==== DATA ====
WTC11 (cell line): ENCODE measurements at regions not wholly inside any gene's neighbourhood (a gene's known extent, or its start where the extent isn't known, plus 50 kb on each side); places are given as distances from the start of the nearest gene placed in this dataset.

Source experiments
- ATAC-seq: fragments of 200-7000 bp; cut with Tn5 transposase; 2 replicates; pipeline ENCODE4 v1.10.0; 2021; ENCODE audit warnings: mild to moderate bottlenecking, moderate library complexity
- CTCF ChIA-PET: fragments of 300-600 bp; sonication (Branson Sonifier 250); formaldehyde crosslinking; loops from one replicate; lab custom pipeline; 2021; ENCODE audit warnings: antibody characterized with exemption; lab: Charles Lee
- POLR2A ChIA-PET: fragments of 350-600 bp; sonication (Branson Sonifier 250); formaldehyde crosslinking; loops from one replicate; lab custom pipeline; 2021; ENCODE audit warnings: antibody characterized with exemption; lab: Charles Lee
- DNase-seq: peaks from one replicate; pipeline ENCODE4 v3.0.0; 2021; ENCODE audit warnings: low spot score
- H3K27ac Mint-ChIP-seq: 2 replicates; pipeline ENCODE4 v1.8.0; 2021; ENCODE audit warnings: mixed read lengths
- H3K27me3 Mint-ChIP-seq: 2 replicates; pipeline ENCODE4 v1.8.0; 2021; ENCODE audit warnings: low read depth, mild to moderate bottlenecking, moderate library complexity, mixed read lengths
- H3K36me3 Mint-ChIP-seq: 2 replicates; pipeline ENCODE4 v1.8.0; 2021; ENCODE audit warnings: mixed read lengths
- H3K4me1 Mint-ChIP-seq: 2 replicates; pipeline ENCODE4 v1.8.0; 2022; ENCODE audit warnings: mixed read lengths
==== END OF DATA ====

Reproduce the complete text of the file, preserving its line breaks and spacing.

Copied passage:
WTC11 (cell line): ENCODE measurements at regions not wholly inside any gene's neighbourhood (a gene's known extent, or its start where the extent isn't known, plus 50 kb on each side); places are given as distances from the start of the nearest gene placed in this dataset.

Source experiments
- ATAC-seq: fragments of 200-7000 bp; cut with Tn5 transposase; 2 replicates; pipeline ENCODE4 v1.10.0; 2021; ENCODE audit warnings: mild to moderate bottlenecking, moderate library complexity
- CTCF ChIA-PET: fragments of 300-600 bp; sonication (Branson Sonifier 250); formaldehyde crosslinking; loops from one replicate; lab custom pipeline; 2021; ENCODE audit warnings: antibody characterized with exemption; lab: Charles Lee
- POLR2A ChIA-PET: fragments of 350-600 bp; sonication (Branson Sonifier 250); formaldehyde crosslinking; loops from one replicate; lab custom pipeline; 2021; ENCODE audit warnings: antibody characterized with exemption; lab: Charles Lee
- DNase-seq: peaks from one replicate; pipeline ENCODE4 v3.0.0; 2021; ENCODE audit warnings: low spot score
- H3K27ac Mint-ChIP-seq: 2 replicates; pipeline ENCODE4 v1.8.0; 2021; ENCODE audit warnings: mixed read lengths
- H3K27me3 Mint-ChIP-seq: 2 replicates; pipeline ENCODE4 v1.8.0; 2021; ENCODE audit warnings: low read depth, mild to moderate bottlenecking, moderate library complexity, mixed read lengths
- H3K36me3 Mint-ChIP-seq: 2 replicates; pipeline ENCODE4 v1.8.0; 2021; ENCODE audit warnings: mixed read lengths
- H3K4me1 Mint-ChIP-seq: 2 replicates; pipeline ENCODE4 v1.8.0; 2022; ENCODE audit warnings: mixed read lengths